Hiring EEA nationals and undertaking right to work checks from 30 March in the event of ‘no deal’ Brexit
Further information has been released by the Home Office on the right to work of EU nationals entering the UK on or after 30 March… Read more
Further information has been released by the Home Office on the right to work of EU nationals entering the UK on or after 30 March and the right to work checks which employers will need to undertake for EEA nationals after that date, in the event of a ‘no deal’ Brexit.
EU nationals entering the UK on or after 30 March
If the UK leaves the EU on 29 March without a deal, EU nationals entering the UK on or after 30 March who wish to stay longer than three months will need to apply to the Home Office for leave to remain within three months of arrival. Subject to identity, criminality and security checks, leave to remain will be granted for 36 months, which will include permission to work and study.
This leave to remain will be non-extendable, temporary leave so those who wish to stay longer-term will need to apply in due course under the future border and immigration system arrangements from 2021. There may be some employees who do not qualify under the new arrangements and who will need to leave the UK when their leave expires.
Right to work checks
A no deal Brexit could potentially make right to work checks more complex although the Home Office has advised employers to rely on the government communication which was recently announced setting out a grace period for employers conducting right to work checks on EU nationals up to 31 December 2020.
As an additional measure, employers are advised to print off the statement at paragraphs 12-13 (see below) and retain this on file along with the regular right to work check copies such as the passport for an EEA citizen or residence document for the non-EEA national family member.
12. Until all resident EU citizens and their family members who are eligible for the EU Settlement Scheme have had a reasonable opportunity to apply for and be granted status, which will be by the end of December 2020, we will not ask employers or other third parties, such as landlords, to start distinguishing between EU citizens who were resident before exit and post-exit arrivals.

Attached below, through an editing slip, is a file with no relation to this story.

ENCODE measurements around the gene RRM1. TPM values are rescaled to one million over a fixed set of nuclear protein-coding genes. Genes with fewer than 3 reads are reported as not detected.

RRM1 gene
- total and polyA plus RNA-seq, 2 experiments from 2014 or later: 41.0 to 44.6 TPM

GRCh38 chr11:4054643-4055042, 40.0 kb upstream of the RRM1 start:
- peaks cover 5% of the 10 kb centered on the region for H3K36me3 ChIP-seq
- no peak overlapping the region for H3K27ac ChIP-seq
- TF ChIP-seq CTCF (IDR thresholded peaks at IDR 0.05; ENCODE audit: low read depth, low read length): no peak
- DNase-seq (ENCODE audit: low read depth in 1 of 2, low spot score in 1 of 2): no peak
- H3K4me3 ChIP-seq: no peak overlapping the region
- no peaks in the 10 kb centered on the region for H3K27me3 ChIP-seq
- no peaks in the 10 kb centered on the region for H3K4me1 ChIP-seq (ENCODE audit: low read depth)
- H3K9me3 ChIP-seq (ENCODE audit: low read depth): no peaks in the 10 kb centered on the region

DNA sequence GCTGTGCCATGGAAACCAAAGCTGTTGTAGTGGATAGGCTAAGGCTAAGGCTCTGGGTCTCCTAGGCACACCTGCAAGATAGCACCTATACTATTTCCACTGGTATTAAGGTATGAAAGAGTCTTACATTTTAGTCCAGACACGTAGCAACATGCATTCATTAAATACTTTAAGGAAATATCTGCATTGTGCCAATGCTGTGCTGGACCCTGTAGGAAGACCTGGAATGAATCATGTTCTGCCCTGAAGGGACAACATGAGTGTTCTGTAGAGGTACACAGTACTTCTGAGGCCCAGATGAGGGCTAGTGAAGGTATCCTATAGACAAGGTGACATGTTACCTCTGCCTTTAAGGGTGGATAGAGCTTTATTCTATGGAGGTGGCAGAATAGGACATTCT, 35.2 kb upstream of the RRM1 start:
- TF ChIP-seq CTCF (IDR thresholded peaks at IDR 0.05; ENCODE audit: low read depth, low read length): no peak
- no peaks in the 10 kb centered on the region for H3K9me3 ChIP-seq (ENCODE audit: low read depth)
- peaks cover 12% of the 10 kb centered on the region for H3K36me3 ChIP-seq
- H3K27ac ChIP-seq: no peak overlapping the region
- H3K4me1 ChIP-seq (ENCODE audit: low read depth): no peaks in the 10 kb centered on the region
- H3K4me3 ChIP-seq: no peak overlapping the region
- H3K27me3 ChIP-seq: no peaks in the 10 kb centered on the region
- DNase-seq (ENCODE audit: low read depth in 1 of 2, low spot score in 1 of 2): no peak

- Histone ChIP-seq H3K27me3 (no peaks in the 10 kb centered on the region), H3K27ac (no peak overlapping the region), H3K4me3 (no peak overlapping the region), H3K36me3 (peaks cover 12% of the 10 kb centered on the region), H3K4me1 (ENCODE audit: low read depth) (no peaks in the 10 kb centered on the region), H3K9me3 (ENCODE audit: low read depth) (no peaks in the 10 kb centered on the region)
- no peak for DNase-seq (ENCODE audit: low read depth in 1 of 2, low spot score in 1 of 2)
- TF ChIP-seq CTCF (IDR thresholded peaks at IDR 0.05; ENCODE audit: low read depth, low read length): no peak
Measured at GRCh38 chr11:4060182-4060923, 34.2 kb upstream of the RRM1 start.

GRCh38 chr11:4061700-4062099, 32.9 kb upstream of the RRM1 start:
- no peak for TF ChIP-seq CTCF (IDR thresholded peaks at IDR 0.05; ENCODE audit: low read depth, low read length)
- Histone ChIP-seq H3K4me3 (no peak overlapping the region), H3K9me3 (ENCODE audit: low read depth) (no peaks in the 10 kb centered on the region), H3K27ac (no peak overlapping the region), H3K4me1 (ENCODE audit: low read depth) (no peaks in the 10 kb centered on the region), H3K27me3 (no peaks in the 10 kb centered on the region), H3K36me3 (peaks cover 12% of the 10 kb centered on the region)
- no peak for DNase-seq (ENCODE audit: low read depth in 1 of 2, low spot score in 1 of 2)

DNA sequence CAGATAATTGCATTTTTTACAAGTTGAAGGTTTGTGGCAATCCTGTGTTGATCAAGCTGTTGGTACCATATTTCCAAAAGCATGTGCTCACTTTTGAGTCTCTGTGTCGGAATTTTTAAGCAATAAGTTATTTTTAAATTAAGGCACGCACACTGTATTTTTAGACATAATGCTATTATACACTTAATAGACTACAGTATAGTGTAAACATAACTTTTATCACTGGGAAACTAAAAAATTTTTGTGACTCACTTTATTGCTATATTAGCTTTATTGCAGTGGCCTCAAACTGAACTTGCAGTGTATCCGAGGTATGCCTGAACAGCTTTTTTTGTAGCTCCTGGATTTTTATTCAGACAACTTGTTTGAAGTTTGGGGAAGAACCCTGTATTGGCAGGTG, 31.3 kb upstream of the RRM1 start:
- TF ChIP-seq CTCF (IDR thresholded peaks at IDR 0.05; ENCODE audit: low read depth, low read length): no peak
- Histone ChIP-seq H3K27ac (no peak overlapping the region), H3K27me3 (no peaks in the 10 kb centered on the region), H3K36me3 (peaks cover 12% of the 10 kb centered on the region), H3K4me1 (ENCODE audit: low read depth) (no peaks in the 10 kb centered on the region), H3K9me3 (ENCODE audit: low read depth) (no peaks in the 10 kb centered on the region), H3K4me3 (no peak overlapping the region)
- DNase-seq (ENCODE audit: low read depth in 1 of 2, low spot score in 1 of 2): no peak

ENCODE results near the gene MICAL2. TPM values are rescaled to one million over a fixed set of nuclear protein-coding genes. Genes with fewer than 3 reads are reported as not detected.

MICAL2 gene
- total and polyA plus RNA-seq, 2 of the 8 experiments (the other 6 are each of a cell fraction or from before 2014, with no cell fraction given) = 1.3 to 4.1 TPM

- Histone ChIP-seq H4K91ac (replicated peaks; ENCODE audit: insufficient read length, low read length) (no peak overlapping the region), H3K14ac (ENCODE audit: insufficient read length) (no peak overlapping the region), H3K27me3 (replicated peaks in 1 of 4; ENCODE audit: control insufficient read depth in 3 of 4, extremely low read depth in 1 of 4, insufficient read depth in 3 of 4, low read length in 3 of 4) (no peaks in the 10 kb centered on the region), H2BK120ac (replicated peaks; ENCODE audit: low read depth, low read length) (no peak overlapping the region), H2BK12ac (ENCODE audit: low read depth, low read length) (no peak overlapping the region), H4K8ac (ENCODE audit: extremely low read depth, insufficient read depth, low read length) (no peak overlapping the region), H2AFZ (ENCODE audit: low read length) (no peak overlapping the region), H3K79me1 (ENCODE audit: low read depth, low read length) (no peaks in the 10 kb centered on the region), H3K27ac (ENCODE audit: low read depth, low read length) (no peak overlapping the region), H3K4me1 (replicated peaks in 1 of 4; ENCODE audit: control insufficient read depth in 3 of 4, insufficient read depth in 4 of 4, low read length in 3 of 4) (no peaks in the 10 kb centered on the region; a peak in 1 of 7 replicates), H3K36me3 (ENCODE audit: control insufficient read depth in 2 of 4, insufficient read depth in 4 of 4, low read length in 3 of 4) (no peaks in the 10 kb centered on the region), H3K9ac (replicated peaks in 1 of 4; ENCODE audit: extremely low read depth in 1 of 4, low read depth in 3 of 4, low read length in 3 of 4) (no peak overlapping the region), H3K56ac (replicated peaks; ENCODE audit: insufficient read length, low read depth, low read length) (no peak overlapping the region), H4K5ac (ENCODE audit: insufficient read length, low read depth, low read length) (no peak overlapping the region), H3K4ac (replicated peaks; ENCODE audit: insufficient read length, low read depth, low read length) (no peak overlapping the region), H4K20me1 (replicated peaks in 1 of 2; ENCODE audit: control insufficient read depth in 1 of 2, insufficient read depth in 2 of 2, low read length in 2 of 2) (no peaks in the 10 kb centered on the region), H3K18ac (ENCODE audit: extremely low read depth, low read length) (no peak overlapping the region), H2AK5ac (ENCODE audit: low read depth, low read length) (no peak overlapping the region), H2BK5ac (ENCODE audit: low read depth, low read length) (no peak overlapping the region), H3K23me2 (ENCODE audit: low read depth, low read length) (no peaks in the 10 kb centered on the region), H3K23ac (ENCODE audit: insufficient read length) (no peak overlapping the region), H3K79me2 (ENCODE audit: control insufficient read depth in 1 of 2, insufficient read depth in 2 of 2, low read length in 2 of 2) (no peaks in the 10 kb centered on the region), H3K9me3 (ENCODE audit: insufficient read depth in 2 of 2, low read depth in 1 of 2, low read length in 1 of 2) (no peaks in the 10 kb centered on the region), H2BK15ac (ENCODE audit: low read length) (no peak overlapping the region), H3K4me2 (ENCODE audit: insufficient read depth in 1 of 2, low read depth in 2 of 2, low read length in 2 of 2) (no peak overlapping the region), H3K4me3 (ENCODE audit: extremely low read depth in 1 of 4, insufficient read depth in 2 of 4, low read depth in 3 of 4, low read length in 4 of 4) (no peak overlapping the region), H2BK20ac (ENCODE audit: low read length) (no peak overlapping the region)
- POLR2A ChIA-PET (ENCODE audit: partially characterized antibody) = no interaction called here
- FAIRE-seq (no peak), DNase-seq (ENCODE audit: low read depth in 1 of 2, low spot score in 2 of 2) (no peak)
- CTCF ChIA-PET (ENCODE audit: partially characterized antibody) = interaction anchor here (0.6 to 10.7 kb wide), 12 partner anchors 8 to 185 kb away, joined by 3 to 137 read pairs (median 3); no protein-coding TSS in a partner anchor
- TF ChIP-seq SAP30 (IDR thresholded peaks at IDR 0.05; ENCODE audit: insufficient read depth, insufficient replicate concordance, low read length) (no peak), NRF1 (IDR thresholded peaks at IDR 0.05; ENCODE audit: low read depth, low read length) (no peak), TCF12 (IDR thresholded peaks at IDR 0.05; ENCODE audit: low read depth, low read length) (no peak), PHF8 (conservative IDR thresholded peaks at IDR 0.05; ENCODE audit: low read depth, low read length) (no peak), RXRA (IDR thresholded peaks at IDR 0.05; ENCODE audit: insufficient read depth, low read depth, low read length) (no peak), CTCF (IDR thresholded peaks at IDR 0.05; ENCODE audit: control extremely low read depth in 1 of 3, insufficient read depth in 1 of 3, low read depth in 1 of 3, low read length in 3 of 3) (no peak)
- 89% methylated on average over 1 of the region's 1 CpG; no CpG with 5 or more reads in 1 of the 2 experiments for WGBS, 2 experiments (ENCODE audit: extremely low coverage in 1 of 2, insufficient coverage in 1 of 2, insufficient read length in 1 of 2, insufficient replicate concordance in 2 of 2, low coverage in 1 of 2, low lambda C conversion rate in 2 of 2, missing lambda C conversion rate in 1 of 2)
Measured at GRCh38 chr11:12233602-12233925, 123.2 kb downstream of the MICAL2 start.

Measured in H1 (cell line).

13. Once the new border and immigration system is introduced from 2021, employers and others will need to check EU citizens’ status using the Home Office’s Digital Status Checker, but not retrospectively. Until 2021, EU citizens will continue to be able to evidence their rights to work and to rent property using a passport or national identity card, and non-EU family members will use a biometric residence document
The challenge for employers is that new hires who are EU nationals and who have not previously been living and working in the UK prior to 30 March will be allowed to work for up to 36 months as if under the old regulations but may find that they are not eligible to continue to work in the UK beyond then. We do not yet know what the new system from 2021 will look like or whether there will be any additional transitional provisions. The safest approach is to ensure that continued employment is conditional on being granted permission to work in the UK after 31 December 2020 / at the expiry of the 36 months’ leave to remain. Employers may also wish to consider entering into fixed term contracts with such EU nationals, which are only renewed in 2021 in the event that they gain permission to continue working in the UK.
Please contact the employment team if you have any questions about this or other employment related issues.